Alder’s Blood Switch Review: Become The Hunter
With much of the AAA game development space devolving ever further into a trend-chasing, reiterative mess, gamers often seek recourse via the indie market. Yet, with platforms like Steam, the PlayStation Store, and the Nintendo eShop positively overflowing with lower-budget titles, it can be tough for quality digital-only games to stick out. With that in mind, Shockwork Games’ upcoming tactical stealth offering Alder’s Blood definitely shouldn’t be overlooked. An inventive, engaging, and visually stunning experience, it takes clear influence from games like Darkest Dungeon, X-Com, and Divinity: Original Sin, and melds them together to form one of the most enjoyable smaller-scale offerings on the Switch.
Join The Hunt
Taking place in an unknown land and ill-defined time period, a prideful and avaricious human race kills the physical manifestation of their deity. In an act of revenge, his corpse infects the world with a blight that spawns a race of malignant monsters and brings forth an apocalypse. What remains of society is defended by near-human entities known as hunters, which—not unlike Witchers from The Witcher series—patrol the countryside and wage war against evil forces. Assuming the role of the leader of a band of hunters, the player embarks on a journey to banish the god’s corpse and restore peace to the land.
It’s a unique story to begin with, but the game’s narrative is further bolstered by the fantastic art style which often feels like a Don Bluth animation reel as seen through a Lovecraftian Darkest Dungeon filter. Though the hand-drawn aesthetic isn’t exactly anything new to the world of indie gaming, the presentation stands up to even the most artistically compelling games.
Track Your Prey
In terms of gameplay, Alder’s Blood is a turn-based stealth game at its core, but it takes what would be a fairly basic system and amplifies it with a unique suite of characters, enemies, and environments. Much like Darkest Dungeon or X-Com, the game alternates between player and enemy turns, with friendly characters able to reposition, heal, attack, hide, etc. during that phase. They are limited by a stamina gauge, with each action depleting an amount of stamina, which can only be recovered by waiting a turn or using an item.
The game mandates a stealthy approach by dictating that a player-controlled character—referred to in-game as a breed of inhuman “hunters”—be immediately attacked when they enter an enemy’s line of sight. Additionally, certain loud noises may also draw a monster’s attention, and the game seems to pride itself on an olfactory mechanic whereby hunters can inadvertently draw attention to themselves via a trail of scent, the direction of which changes based on the constantly-altering wind patterns. It all adds up to a fairly deep tactical experience that necessitates careful planning and calculated risk/reward analysis.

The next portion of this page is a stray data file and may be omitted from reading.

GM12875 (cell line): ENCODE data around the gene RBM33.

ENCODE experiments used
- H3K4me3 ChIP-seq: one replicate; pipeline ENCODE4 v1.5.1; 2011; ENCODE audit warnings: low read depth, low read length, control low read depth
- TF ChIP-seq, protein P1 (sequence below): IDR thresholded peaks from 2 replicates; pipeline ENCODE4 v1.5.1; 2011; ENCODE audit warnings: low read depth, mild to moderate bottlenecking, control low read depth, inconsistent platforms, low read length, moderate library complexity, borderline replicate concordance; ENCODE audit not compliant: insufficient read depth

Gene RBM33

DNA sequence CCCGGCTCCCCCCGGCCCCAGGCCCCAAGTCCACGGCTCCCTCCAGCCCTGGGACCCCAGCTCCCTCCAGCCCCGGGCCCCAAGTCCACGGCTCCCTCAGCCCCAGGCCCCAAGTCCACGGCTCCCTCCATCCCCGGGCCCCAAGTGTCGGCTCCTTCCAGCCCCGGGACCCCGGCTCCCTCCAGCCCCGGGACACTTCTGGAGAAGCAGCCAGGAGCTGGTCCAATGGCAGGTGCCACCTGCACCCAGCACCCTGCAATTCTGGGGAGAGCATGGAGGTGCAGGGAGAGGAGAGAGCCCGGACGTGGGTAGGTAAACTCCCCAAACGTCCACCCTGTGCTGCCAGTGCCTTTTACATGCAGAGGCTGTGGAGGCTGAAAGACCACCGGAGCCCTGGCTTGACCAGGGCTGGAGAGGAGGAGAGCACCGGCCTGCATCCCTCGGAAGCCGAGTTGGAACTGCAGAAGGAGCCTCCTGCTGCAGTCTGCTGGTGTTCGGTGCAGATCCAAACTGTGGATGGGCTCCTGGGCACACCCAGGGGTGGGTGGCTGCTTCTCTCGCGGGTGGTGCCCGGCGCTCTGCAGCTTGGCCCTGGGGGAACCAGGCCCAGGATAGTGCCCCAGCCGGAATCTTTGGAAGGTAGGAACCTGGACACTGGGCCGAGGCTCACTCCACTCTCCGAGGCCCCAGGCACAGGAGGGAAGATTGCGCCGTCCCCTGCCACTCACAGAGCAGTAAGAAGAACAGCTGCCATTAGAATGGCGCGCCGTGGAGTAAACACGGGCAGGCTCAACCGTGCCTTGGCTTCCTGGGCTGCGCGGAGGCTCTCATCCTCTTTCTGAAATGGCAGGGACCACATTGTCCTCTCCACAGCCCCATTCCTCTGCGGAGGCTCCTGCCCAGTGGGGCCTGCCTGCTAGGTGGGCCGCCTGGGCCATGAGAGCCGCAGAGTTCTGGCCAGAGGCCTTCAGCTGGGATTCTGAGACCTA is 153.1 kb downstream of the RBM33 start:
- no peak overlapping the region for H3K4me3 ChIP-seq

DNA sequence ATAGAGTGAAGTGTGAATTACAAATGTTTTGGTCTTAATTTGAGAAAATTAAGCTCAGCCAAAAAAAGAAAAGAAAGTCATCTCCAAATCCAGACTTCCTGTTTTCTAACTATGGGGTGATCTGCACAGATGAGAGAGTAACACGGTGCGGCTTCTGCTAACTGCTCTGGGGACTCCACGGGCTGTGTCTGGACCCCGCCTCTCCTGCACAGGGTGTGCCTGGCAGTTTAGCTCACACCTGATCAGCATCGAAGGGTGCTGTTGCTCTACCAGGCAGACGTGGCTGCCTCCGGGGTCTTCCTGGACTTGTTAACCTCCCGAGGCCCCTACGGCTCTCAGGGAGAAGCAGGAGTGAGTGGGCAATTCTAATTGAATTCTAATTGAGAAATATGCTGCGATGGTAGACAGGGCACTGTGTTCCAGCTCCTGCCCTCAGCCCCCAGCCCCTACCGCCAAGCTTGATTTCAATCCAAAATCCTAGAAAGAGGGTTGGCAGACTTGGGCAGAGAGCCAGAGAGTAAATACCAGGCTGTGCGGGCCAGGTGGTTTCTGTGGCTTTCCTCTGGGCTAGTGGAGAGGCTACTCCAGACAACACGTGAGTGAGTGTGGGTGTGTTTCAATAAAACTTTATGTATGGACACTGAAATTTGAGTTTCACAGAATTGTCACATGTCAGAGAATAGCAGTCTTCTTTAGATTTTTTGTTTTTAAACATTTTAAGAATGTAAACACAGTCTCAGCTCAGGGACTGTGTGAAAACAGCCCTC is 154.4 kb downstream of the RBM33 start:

A Choice Between Life And Death
What makes the gameplay truly impactful, however, is the game’s implementation of permadeath mechanics, which makes every chunk of damage taken all the more harrowing. Health can only be recovered via items or by camping, though that carries its own set of risks. Additionally, taking hunters out on missions is likely to raise their corruption level, and the longer a hunter stays in your party, the more likely they are to be killed. It’s akin to the sanity mechanic seen in Darkest Dungeon, though it’s a bit too vague in the game’s current build.
To counteract a hunter’s impending doom, players can choose to sacrifice them at a campsite, killing the character and imbuing some of their power in another. It makes for an interesting set of circumstances and forces players to choose between sacrificing a low-health or high-corruption character, or losing them altogether. Unfortunately, this is somewhat mitigated by the fact that leveling up isn’t that big of a deal, as it only provides access to a selection of pre-defined perks, most of which don’t feel all that impactful.
Finally, as the player’s band of hunters explores the world, they’ll interact with trading outposts and NPCs who will give them both story and side quests through which they may earn crafting material, money, and food. Crafting material is used to build weapons, charms, and items, while money can buy some of these things, and food is used to keep the party going as they travel.
Though a seemingly complicated game at the outset, it shouldn’t take long for players to settle in the groove. However, Alder’s Blood is not without a few niggling issues which may bother pickier players. One major issue is that the game is nigh-on unplayable in undocked mode on Switch, as everything from dialogue text to enemy sprites to the gameplay HUD is too small. Additionally, though they were relatively unintrusive, the game has more than its fair share of typos. Finally, and most crucially, a few of the game’s systems could use some fine-tuning. The scent system is particularly bothersome, as the game doesn’t seem to telegraph when the wind will change, allowing for an annoying amount of RNG which could throw a wrench in some otherwise well-constructed plans. Also, the enemies don’t abide by any clear behaviors when moving, and, when unalerted, are too difficult to predict.
That said, Alder’s Blood feels like a love letter to a genre which ironically doesn’t get all that much love anymore. Sure, there’s no shortage of turn-based strategy games on any system, but games this well-designed are few and far between in the indie space, and it’ll be quite a while before something as well done as Alder’s Blood hits the eShop for a price point as low as twenty dollars.
A Switch copy of Alder’s Blood was provided to TheGamer for this review. Alder’s Blood is available now for PlayStation 4, Xbox One, and PC, and will be available for Nintendo Switch on March 13th.
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